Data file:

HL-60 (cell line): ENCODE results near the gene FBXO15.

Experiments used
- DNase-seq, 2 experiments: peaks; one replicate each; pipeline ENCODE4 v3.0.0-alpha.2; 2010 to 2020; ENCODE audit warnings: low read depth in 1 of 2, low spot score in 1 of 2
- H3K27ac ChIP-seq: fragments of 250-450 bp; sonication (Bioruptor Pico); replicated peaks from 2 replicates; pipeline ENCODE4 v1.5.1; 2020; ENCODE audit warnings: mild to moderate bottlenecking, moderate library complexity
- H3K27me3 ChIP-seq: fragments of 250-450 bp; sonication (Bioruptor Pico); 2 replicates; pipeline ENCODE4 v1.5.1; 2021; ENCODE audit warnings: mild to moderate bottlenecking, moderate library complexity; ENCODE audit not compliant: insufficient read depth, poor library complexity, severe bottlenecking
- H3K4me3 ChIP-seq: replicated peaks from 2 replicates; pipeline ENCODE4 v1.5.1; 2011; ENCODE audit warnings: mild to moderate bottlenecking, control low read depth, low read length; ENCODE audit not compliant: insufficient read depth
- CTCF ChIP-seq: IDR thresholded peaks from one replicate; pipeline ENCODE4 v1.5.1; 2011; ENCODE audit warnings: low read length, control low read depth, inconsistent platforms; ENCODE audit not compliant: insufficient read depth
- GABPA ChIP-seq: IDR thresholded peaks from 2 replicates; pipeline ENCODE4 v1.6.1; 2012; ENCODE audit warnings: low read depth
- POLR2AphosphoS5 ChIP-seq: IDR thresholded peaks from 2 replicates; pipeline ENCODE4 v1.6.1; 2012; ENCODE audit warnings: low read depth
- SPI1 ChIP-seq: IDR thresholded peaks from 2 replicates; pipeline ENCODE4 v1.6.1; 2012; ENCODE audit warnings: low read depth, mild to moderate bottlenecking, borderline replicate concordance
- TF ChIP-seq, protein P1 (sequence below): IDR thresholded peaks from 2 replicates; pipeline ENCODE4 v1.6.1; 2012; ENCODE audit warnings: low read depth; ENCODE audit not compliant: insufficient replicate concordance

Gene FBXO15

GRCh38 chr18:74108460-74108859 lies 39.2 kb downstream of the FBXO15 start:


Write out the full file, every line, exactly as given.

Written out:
HL-60 (cell line): ENCODE results near the gene FBXO15.

Experiments used
- DNase-seq, 2 experiments: peaks; one replicate each; pipeline ENCODE4 v3.0.0-alpha.2; 2010 to 2020; ENCODE audit warnings: low read depth in 1 of 2, low spot score in 1 of 2
- H3K27ac ChIP-seq: fragments of 250-450 bp; sonication (Bioruptor Pico); replicated peaks from 2 replicates; pipeline ENCODE4 v1.5.1; 2020; ENCODE audit warnings: mild to moderate bottlenecking, moderate library complexity
- H3K27me3 ChIP-seq: fragments of 250-450 bp; sonication (Bioruptor Pico); 2 replicates; pipeline ENCODE4 v1.5.1; 2021; ENCODE audit warnings: mild to moderate bottlenecking, moderate library complexity; ENCODE audit not compliant: insufficient read depth, poor library complexity, severe bottlenecking
- H3K4me3 ChIP-seq: replicated peaks from 2 replicates; pipeline ENCODE4 v1.5.1; 2011; ENCODE audit warnings: mild to moderate bottlenecking, control low read depth, low read length; ENCODE audit not compliant: insufficient read depth
- CTCF ChIP-seq: IDR thresholded peaks from one replicate; pipeline ENCODE4 v1.5.1; 2011; ENCODE audit warnings: low read length, control low read depth, inconsistent platforms; ENCODE audit not compliant: insufficient read depth
- GABPA ChIP-seq: IDR thresholded peaks from 2 replicates; pipeline ENCODE4 v1.6.1; 2012; ENCODE audit warnings: low read depth
- POLR2AphosphoS5 ChIP-seq: IDR thresholded peaks from 2 replicates; pipeline ENCODE4 v1.6.1; 2012; ENCODE audit warnings: low read depth
- SPI1 ChIP-seq: IDR thresholded peaks from 2 replicates; pipeline ENCODE4 v1.6.1; 2012; ENCODE audit warnings: low read depth, mild to moderate bottlenecking, borderline replicate concordance
- TF ChIP-seq, protein P1 (sequence below): IDR thresholded peaks from 2 replicates; pipeline ENCODE4 v1.6.1; 2012; ENCODE audit warnings: low read depth; ENCODE audit not compliant: insufficient replicate concordance

Gene FBXO15

GRCh38 chr18:74108460-74108859 lies 39.2 kb downstream of the FBXO15 start: